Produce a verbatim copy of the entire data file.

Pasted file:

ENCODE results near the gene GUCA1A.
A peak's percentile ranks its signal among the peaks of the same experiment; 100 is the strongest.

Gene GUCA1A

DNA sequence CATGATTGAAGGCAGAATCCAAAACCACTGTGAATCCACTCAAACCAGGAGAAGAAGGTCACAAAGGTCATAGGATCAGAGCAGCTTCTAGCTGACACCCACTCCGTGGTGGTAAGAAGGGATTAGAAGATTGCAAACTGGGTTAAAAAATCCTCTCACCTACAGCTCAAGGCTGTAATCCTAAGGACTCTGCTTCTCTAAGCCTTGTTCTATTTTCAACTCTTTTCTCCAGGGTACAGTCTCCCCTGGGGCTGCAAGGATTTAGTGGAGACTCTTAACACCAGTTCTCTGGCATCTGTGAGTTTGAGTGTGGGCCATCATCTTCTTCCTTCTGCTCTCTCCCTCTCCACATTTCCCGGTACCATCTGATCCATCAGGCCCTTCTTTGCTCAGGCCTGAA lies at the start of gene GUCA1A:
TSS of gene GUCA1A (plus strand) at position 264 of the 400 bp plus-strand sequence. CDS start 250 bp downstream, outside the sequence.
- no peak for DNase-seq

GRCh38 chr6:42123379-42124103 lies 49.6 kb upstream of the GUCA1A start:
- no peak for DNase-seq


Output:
ENCODE results near the gene GUCA1A.
A peak's percentile ranks its signal among the peaks of the same experiment; 100 is the strongest.

Gene GUCA1A

DNA sequence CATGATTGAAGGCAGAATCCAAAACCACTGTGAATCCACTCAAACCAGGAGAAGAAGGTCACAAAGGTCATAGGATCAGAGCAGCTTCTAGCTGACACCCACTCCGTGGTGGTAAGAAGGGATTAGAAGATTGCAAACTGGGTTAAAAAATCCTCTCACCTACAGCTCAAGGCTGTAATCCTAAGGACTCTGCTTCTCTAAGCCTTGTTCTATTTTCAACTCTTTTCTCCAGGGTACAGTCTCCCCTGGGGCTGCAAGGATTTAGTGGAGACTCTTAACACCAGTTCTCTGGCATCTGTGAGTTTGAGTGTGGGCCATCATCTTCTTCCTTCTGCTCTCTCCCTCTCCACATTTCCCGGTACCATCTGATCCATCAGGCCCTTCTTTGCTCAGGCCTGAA lies at the start of gene GUCA1A:
TSS of gene GUCA1A (plus strand) at position 264 of the 400 bp plus-strand sequence. CDS start 250 bp downstream, outside the sequence.
- no peak for DNase-seq

GRCh38 chr6:42123379-42124103 lies 49.6 kb upstream of the GUCA1A start:
- no peak for DNase-seq